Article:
Turn of phrase
A distinctive spoken or written expression.
'Turn of phrase' is a commonplace but rather odd expression - in what sense can a phrase be 'turned'? Ladies are, or at least used to be, sometimes described as having 'well-turned' legs/thighs/ankles, but that derives from an allusion to the symmetry and precision of wood turning, which hardly seems appropriate for an abstract entity like a phrase.
What is a phrase anyway? Well, there's no exact definition and so it depends on who you ask. Had you been around in 1530 when the word 'phrase' was coined, you would have been wise not to have asked the language scholar John Palsgrave. It was he who first put the word into print but, confusingly, gave two differing examples of its meaning. Palsgrave's aim was to help Englishmen to learn to speak French and to that end he published Lesclarcissement de la Langue Francoyse, the first grammar of the French language.
Palsgrave illustrated the meaning of the word 'phrase' by giving examples of phrases in English with their French equivalents.
"Whan all is doone and sayd, pour tout potaige - a phrasis."
In that illustration he was using the meaning of the word as we now understand it, that is, 'a small group or collocation of words expressing a single notion; a common or idiomatic expression'. That 'collection of words' definition of 'phrase' is hardly unambiguous and could just as well be used for 'idiom', 'saying' or 'expression'. There are also many other linguistic terms that, while they have specialised uses, can all lay claim to being phrases - 'proverbs', 'adages', 'maxims', 'clichés' and so on. Added to that, Palsgrave gave us an entirely different definition of what Tudor gentry understood by the word 'phrase', that is, not words at all but a 'manner or style of speech or writing'. In the same French/English grammar he remarked on "The differences of phrasys betwene our tong and the frenche tong". He went on to explain "The phrasys of our tong and theyrs differeth". By that he meant, not that the English and French use different expressions (which even the most untutored student would surely have known) but that the French have a different manner and style of speaking to the English.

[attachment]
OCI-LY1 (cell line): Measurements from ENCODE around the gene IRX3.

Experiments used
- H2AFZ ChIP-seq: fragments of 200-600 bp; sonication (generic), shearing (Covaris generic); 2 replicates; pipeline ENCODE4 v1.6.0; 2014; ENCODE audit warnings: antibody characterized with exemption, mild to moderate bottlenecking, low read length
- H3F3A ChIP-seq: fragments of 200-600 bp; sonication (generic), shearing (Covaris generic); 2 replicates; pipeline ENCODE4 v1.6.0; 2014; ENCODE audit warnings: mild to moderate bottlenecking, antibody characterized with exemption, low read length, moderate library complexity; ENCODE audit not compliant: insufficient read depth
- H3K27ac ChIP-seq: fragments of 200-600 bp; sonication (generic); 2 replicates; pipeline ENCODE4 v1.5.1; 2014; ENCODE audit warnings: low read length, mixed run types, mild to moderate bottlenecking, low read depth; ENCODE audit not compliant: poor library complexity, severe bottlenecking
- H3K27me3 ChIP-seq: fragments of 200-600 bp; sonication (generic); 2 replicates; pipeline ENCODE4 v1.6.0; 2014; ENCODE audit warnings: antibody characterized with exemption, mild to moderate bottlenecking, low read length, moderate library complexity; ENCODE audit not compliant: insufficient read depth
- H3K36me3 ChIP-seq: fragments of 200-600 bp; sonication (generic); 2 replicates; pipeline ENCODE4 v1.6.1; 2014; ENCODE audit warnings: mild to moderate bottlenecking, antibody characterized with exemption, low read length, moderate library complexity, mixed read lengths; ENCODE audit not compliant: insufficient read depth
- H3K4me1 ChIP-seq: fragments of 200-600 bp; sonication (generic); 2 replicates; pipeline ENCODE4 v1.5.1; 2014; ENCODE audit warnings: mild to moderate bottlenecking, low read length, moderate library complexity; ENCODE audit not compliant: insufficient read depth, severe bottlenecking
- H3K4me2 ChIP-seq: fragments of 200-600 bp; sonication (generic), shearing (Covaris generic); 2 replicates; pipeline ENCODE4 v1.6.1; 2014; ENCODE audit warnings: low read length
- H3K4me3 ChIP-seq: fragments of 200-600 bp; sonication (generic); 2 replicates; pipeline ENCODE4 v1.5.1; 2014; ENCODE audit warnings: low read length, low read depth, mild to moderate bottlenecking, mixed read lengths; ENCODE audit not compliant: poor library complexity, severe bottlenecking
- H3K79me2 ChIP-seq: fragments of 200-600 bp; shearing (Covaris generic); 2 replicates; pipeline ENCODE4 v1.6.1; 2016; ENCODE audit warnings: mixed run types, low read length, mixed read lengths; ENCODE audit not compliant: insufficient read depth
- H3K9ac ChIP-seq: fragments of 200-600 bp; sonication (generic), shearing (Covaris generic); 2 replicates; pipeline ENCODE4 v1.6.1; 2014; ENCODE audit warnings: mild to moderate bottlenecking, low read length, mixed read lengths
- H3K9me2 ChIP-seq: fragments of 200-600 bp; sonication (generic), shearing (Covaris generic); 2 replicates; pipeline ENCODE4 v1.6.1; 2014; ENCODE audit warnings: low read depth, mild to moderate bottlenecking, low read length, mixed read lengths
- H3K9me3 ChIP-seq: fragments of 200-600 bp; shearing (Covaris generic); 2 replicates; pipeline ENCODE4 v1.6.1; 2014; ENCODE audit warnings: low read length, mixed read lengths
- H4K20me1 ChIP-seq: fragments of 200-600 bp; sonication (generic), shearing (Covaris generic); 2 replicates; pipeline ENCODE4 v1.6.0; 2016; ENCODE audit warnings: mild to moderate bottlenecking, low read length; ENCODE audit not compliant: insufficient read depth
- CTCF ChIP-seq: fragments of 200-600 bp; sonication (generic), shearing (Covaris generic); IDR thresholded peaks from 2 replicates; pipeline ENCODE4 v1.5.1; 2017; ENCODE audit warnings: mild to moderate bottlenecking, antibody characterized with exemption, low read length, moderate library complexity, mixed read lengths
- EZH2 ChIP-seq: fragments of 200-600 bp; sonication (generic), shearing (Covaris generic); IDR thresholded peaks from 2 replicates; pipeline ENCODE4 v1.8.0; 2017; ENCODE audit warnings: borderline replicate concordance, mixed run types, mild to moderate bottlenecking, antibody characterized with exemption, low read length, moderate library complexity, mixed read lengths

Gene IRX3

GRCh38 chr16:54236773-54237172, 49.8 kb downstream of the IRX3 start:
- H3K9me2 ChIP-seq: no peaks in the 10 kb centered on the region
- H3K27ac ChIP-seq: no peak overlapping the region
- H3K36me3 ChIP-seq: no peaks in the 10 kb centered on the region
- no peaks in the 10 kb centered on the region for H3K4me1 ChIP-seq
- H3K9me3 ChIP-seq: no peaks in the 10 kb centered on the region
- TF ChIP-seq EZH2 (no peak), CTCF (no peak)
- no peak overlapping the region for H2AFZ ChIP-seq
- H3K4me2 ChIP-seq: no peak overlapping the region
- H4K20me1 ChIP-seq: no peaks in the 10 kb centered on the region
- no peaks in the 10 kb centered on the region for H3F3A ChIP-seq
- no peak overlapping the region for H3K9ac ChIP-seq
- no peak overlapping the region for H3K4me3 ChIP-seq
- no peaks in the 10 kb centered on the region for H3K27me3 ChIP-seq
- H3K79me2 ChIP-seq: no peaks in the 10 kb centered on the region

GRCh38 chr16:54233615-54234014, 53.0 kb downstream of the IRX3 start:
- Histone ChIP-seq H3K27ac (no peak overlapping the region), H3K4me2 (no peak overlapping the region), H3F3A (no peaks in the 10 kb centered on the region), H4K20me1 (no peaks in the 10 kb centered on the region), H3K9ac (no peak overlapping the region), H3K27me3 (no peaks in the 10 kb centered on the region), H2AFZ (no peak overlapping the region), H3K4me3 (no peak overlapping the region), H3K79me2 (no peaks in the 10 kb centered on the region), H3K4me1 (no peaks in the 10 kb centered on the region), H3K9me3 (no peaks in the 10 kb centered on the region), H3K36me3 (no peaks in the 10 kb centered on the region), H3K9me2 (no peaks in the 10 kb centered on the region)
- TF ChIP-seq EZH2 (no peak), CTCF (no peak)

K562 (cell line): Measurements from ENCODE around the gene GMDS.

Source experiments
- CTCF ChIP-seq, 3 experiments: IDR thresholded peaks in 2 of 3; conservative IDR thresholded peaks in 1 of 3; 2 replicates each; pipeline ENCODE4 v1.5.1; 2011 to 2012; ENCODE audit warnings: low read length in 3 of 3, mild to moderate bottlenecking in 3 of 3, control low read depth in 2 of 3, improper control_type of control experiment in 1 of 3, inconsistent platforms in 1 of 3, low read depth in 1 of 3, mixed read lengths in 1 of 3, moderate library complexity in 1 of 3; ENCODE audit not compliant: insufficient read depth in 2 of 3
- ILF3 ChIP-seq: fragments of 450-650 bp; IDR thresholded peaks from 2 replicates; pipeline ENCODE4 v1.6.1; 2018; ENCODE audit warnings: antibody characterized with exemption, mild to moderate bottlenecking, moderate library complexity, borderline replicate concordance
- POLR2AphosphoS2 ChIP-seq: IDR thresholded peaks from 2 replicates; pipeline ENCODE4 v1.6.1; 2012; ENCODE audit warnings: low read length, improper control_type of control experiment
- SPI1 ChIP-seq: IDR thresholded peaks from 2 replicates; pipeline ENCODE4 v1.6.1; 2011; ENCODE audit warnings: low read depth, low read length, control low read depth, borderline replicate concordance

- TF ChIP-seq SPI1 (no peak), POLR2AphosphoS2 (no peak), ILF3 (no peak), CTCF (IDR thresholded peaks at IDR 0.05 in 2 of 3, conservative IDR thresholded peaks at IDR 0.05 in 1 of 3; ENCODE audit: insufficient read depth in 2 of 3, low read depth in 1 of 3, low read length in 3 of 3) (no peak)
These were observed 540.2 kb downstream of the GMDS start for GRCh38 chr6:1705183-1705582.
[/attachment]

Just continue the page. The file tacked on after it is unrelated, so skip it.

That 'style of speaking or writing' meaning gives us a lead in explaining how a phrase can be said to be 'turned'. Before the advent of printing the beauty of written texts was judged not only on their content but also on the quality of the writer's calligraphy - much as Japanese Haiku is appreciated today. The word 'style' derives from the tool used for writing, the stylus, and to the mediaeval mind writing style was as much about the craft of calligraphy as it was about the ideas conveyed in the text. An early handwritten example of Chaucer's Clerk's Tale, circa 1386, used 'style' with that meaning:
Therfore Petrak writeth this storie, which with heigh stile he enditeth.
So, a phrase was a style of speaking or writing, and style meant beauty of expression. We can now interpret a fine 'turn of phrase' as analogous to a skilfully crafted piece of wood turned on a lathe. John Dryden referred to the 'turning' of words in this sense in The Satires of Decimus Junius Juvenalis, 1693:
Had I time, I cou'd enlarge on the Beautiful Turns of Words and Thoughts; which are as requisite in this, as in Heroique Poetry.
Benjamin Franklin - first with many things - appears to have been the first to use the precise expression 'turn of phrase' in his Letters, 1779:
A new version [of the Bible], in which, preserving the sense, the turn of phrase and manner of expression should be modern.
See also: Coin a phrase.